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Ultraviolet treated liquid plasma PCR+ for PEDV spray dried and fed to naïve pigs was not infective and performed equal to pigs fed untreated plasma

Published: March 22, 2024
By: J. Campbell 1, J. Crenshaw 1, J. Polo 1, R. Saltzman 2, L. Kesl 2 / 1 APC, Inc., Ankeny, 2 Veterinary Resources, Ames, United States.

Keywords: pigs, spray dried plasma, ultraviolet light

Spray dried plasma (SDP) is a specialty protein source used in pig diets due to its beneficial effects on post-weaning performance and survival. Processing of SDP produces a safe product; however, further evaluation of redundant safety steps may be investigated. The objectives were to determine the effect of commercially produced ultraviolet light (UV) treated liquid porcine plasma containing PEDV genome with a special UV system developed for turbid liquids and then spray dried (UV-SDPP) and used in a diet for PEDV naïve weaned pigs on performance and PEDV transmission compared to pigs fed a diet without SDP or with spray dried bovine plasma (SDBP).
Materials and Methods:
Eighty pigs (21 d of age) were randomized to three treatments (trt) and balanced by BW and gender to provide 4-6 replications per trt (4 pigs/pen). Dietary trt were: 1) control: soy protein concentrate; 2) UV-SDPP: 5% UV treated (2836 J/L) commercial SDPP positive for PEDV genome (qrtPCR Ct = 32); and 3) SDBP: 5% commercial SDBP. All pigs were housed in the same room and air space. All diets contained 20% SBM and 20.6% dried whey, were non-pelleted, non-medicated and formulated to contain 3.4 Mcal ME/kg and 1.45% SID lysine, and fed for 14 d post-weaning. Individual pig BW was recorded at 0, 7, and 14 d post-weaning and average daily gain (ADG), average daily feed intake (ADFI) and feed conversion ratio (F:G) was calculated for these periods. Pigs were evaluated daily for symptoms of diarrhea, respiratory, and body condition. Rectal fecal swabs for each pig were collected at d 0, 3, 7, and 14 and submitted for PEDV qrt-PCR. Pigs were necropsied on d 14 and gross evaluation of tissues noted. Intestinal contents were collected at termination and submitted for PEDV qrt-PCR and tissue samples were subjected to immunohistochemistry (IHC). Terminal blood samples were submitted for PEDV antibodies. Analysis of variance included effect of diet and the covariance of initial BW.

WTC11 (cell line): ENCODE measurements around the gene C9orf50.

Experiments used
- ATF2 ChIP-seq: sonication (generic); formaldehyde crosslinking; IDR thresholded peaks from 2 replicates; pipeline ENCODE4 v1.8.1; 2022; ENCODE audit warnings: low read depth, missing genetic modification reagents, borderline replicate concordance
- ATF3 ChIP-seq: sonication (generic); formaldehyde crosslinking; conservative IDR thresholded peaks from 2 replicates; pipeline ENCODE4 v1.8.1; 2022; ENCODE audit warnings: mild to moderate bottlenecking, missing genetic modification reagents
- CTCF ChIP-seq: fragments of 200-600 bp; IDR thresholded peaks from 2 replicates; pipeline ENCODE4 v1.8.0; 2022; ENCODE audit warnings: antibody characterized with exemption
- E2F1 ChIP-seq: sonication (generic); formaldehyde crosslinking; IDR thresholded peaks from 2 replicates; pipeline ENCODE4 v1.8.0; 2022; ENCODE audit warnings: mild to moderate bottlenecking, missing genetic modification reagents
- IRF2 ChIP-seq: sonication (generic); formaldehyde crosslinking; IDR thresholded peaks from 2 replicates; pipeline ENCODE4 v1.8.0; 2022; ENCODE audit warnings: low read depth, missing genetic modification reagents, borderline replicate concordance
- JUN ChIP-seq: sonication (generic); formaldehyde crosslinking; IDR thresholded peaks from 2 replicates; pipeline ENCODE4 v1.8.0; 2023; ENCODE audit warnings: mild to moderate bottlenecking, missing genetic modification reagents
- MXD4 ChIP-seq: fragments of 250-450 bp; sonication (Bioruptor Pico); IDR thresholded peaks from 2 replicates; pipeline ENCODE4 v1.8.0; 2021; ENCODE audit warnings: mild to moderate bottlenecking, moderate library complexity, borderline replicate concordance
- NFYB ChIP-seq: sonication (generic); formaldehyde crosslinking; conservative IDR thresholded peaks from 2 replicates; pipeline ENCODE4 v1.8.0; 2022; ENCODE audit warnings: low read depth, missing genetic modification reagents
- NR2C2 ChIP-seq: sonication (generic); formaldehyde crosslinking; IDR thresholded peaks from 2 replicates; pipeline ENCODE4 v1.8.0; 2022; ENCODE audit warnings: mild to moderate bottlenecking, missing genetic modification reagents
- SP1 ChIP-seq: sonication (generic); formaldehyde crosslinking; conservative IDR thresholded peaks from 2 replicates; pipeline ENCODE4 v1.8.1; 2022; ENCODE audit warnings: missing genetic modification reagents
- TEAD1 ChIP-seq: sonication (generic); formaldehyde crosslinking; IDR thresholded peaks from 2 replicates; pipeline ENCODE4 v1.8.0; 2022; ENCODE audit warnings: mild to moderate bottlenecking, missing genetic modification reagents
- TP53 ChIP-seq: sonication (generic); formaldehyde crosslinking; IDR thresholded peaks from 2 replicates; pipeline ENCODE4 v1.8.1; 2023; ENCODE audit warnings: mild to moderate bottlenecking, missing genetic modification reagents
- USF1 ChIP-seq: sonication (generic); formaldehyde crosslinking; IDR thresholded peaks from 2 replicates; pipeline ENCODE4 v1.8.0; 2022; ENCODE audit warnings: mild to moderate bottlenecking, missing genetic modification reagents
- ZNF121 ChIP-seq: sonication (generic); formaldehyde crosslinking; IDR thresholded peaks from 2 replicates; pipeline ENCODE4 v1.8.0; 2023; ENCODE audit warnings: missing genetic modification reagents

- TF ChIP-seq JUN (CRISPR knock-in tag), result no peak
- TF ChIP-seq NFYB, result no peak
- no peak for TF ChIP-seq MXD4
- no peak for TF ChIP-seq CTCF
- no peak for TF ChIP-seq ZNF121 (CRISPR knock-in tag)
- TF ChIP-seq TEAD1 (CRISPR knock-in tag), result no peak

Pigs fed UV-SDPP or SDBP had greater (P< 0.05) ADG and ADFI compared to the control diet. No significant differences (P> 0.05) were noted for F:G, diarrhea, or respiratory symptom days, or physical condition. Analysis of fecal swabs for D 0, 3, 7, and 14 were all negative for PEDV by qrt-PCR for all trt. IHC of intestine samples and PEDV serum antibodies on d 14 were also all negative for all trt.
Feeding pigs diets containing UV-SDPP positive for PEDV genome did not transmit PEDV to naïve pigs through 14 d post-weaning based on fecal qrt-PCR, IHC, and lack of seroconversion. Performance was similar for pigs fed diet with UV-SDPP compared to SDBP diet and better than control diet.
Disclosure of Interest: J. Campbell Conflict with: Employee, J. Crenshaw Conflict with: Employee, J. Polo Conflict with: Employee, R. Saltzman: None Declared, L. Kesl: None Declared.
Published in the proceedings of the International Pig Veterinary Society Congress – IPVS2016. For information on the event, past and future editions, check out https://ipvs2024.com/.
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Related topics:
Joy Campbell
APC, Inc.
Joe Crenshaw
APC, Inc.
Javier Polo
APC, Inc.
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